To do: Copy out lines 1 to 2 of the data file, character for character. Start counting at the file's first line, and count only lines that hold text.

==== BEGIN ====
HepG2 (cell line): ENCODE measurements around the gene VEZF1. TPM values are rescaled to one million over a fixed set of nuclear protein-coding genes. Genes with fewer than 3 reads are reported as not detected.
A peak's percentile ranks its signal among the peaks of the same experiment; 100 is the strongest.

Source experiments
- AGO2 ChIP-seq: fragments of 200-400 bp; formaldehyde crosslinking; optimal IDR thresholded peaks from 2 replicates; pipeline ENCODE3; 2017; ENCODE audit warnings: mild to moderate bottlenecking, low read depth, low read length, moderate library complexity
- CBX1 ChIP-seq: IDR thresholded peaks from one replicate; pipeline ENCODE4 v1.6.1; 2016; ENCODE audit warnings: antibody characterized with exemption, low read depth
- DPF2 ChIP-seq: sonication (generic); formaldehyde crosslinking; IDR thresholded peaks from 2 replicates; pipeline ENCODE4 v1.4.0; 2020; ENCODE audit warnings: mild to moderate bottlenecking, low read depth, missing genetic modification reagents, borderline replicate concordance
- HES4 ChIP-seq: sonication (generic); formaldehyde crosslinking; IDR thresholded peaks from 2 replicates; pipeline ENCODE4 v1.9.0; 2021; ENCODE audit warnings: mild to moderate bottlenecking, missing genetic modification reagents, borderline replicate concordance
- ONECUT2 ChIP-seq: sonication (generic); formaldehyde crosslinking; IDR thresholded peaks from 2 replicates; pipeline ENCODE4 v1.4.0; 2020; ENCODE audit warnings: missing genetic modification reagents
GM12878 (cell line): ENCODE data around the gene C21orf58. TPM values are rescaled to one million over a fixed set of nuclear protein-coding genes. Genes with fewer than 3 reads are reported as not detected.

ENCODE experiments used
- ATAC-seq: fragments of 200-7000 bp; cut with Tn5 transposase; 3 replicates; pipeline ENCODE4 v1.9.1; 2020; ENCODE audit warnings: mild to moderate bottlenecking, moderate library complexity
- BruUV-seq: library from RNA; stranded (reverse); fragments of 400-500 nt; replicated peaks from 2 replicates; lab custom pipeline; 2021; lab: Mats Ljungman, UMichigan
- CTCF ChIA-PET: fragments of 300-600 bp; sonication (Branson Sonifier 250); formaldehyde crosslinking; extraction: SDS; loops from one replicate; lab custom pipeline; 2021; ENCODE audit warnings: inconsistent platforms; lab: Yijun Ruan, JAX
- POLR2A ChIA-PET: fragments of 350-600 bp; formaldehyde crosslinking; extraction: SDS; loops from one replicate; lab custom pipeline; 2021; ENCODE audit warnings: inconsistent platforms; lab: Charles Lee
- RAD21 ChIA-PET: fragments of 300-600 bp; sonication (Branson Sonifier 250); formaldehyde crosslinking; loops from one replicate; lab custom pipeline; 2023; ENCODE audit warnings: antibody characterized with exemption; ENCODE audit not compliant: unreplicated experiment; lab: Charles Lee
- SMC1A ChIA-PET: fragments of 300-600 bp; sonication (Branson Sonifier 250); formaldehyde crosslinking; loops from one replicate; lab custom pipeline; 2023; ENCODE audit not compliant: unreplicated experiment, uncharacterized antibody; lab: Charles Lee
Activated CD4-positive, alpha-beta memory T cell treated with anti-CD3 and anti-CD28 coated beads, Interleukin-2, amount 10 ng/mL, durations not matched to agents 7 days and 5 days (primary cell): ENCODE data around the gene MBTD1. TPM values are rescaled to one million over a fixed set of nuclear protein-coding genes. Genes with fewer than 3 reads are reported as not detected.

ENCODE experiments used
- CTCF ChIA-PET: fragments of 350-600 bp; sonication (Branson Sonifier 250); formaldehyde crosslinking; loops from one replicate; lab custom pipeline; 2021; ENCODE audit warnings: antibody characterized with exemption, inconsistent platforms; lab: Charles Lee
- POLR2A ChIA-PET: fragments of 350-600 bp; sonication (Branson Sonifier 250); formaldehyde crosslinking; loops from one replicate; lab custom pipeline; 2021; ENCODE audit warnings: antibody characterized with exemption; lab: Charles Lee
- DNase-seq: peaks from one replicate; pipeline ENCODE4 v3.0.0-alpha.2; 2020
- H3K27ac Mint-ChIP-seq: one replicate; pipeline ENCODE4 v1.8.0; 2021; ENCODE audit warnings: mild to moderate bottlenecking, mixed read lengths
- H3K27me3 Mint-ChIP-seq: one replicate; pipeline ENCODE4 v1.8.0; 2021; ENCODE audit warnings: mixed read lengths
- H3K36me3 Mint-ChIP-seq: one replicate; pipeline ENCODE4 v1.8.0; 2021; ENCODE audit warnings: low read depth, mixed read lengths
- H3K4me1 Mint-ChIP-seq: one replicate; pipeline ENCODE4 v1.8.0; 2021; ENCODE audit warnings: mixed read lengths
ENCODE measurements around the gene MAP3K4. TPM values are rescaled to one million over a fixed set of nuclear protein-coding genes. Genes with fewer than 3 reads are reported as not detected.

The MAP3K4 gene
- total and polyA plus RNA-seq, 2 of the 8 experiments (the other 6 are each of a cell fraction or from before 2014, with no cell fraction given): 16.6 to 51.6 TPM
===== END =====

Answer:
HepG2 (cell line): ENCODE measurements around the gene VEZF1. TPM values are rescaled to one million over a fixed set of nuclear protein-coding genes. Genes with fewer than 3 reads are reported as not detected.
A peak's percentile ranks its signal among the peaks of the same experiment; 100 is the strongest.